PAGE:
Marty had already made original contributions to the revisionist cause with his M.A. Thesis on Wilson and the China consortium. William Appleman Williams said as much in the 2nd (1962) edition of The Tragedy of American Diplomacy (1959), when he cited Sklar’s analysis of John Hay’s third installment of the Open Door notes (see also Ivan Dee’s essay in Lloyd Gardner, ed. Redefining the Past [1984], a festschrift in honor of Williams, as well as Gardner’s introduction).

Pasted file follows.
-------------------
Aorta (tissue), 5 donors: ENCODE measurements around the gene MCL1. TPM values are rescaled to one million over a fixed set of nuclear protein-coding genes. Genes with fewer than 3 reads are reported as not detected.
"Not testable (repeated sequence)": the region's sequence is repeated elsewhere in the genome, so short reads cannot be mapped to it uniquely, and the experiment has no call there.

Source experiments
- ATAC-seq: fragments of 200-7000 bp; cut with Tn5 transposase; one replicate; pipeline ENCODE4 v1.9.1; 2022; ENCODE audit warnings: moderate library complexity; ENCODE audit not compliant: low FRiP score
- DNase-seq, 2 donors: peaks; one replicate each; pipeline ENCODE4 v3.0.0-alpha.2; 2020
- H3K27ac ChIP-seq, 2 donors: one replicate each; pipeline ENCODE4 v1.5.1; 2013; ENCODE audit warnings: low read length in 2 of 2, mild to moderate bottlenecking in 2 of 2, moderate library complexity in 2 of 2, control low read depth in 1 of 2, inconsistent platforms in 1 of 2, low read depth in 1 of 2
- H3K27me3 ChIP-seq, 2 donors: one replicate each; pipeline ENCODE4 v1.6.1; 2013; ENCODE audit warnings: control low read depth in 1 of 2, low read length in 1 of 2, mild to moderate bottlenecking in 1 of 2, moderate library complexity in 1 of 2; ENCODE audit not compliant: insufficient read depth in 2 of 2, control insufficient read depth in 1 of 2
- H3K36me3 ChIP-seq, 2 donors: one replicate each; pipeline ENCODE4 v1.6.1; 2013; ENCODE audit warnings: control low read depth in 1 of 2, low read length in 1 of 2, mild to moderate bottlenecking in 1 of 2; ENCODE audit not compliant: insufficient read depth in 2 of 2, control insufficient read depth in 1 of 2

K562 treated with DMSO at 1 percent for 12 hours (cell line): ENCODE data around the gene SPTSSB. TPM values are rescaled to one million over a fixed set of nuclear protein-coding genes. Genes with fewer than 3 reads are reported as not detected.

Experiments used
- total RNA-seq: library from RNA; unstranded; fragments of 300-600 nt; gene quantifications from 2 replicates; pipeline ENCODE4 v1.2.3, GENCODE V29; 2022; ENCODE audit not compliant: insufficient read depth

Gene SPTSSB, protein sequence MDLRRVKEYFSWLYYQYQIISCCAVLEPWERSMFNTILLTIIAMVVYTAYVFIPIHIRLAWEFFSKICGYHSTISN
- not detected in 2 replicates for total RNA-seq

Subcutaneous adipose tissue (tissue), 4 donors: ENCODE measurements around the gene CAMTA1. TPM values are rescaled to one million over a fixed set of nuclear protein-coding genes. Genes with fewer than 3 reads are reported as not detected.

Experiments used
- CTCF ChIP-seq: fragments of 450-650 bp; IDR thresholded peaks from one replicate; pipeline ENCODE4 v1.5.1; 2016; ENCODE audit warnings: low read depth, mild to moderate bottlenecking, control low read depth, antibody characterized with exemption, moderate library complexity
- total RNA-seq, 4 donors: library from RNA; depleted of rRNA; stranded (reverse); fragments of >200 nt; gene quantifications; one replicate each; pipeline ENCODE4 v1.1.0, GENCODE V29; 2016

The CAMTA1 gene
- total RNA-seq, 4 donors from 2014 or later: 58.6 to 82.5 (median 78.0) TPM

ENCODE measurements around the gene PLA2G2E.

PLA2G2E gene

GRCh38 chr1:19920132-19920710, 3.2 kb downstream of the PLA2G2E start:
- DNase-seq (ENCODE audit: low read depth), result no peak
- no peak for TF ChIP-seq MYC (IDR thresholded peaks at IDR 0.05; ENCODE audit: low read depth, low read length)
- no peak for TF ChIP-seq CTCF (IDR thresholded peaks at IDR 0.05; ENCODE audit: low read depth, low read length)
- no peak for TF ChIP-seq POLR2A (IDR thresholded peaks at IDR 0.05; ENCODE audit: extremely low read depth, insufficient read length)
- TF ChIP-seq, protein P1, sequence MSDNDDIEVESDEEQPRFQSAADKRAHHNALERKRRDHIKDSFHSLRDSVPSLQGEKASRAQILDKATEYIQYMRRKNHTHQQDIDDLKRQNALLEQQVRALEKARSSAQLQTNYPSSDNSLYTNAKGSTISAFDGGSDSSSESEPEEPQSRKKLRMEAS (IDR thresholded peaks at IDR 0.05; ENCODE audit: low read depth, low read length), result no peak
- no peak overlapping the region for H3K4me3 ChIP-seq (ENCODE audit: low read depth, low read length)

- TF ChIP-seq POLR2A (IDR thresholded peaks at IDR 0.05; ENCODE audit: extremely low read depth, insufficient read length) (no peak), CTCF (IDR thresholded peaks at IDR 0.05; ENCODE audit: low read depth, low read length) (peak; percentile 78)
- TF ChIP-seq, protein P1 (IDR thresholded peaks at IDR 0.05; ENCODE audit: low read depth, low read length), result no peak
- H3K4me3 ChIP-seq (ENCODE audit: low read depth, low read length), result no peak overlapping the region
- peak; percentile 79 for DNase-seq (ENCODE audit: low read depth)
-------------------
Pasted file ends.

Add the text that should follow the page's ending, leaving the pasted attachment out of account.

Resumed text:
The key to that analysis, in the thesis of 1960 and after, was the significance Hay accorded to investment in defining “a fair field and no favor” as the goal of an Open Door world. To my knowledge, Sklar and Parrini are the only revisionists from the Wisconsin school convened by Harrington and Williams who have understood and emphasized this dimension of modern American imperialism, as theory and in practice. Scholars from other disciplines, particularly economics (Bill Warren, Jeffrey Frieden), have also understood it, but none so thoroughly, and none, save perhaps Hardt & Negri, have grasped its post-imperialist implications. (Long story short: Hobson and Hilferding notwithstanding, once investment rather than trade drives imperial goals, the “transfer of technology” becomes the material means of hegemony, and this transfer must reduce the quotient of exploitation in the relation between imperial powers and host nations.)